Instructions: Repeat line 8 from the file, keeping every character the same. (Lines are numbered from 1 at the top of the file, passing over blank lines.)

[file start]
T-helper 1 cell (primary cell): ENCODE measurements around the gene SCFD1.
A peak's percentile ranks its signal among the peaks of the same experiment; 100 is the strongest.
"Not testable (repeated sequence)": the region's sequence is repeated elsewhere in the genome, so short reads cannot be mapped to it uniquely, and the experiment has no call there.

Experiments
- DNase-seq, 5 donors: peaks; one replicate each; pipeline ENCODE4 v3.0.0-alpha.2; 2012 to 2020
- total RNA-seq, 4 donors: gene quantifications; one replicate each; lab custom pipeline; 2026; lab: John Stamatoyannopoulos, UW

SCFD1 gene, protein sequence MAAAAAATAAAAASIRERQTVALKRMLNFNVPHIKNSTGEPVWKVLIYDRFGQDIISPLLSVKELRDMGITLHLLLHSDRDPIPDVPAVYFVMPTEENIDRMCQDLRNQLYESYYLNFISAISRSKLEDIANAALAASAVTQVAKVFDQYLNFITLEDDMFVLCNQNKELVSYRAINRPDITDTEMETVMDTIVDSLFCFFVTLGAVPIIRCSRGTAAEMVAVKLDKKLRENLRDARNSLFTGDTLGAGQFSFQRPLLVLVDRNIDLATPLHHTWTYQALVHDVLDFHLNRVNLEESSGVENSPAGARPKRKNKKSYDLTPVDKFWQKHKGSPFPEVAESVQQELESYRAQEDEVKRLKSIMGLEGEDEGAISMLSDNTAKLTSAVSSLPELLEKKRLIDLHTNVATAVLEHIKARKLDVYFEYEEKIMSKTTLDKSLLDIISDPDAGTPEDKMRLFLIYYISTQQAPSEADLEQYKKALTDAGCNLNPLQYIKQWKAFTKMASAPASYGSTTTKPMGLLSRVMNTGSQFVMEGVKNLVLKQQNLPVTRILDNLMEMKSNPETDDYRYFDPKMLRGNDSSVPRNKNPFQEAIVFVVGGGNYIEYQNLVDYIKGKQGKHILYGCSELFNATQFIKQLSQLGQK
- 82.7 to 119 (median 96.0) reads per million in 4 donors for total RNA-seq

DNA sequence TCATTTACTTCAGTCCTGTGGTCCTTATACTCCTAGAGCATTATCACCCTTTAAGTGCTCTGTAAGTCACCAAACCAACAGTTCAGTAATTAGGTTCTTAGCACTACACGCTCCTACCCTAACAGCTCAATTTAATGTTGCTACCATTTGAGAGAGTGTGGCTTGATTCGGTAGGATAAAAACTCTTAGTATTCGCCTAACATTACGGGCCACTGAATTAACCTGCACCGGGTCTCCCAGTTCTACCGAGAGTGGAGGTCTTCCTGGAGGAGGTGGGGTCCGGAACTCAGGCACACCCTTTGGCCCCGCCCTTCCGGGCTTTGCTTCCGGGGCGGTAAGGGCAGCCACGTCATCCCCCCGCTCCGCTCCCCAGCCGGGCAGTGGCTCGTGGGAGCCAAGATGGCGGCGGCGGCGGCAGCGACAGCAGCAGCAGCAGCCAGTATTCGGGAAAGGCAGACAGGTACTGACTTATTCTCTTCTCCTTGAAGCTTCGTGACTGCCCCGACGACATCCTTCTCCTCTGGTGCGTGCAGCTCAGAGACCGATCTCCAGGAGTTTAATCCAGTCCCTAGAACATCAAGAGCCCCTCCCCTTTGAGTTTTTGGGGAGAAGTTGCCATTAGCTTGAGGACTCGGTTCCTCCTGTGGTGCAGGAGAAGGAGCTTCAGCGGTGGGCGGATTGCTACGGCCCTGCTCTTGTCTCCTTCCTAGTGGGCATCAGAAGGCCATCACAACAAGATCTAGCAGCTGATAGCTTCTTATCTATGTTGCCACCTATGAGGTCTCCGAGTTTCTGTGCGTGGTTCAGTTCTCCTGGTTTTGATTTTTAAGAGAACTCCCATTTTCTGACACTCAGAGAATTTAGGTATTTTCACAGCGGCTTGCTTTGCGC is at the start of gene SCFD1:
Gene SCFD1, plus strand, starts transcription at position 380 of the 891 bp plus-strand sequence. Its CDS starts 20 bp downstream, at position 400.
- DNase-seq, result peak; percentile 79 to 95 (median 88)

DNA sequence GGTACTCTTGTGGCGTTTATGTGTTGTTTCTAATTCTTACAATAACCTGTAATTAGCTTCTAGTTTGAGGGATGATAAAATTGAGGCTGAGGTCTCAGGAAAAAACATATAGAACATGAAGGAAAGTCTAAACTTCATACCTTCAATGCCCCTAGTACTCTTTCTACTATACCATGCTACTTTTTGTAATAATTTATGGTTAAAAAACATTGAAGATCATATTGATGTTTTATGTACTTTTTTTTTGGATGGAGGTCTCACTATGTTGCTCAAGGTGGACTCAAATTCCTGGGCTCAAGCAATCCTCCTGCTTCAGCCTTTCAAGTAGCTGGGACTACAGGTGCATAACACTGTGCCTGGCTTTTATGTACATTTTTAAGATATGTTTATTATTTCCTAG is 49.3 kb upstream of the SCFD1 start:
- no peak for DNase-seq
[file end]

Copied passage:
- 82.7 to 119 (median 96.0) reads per million in 4 donors for total RNA-seq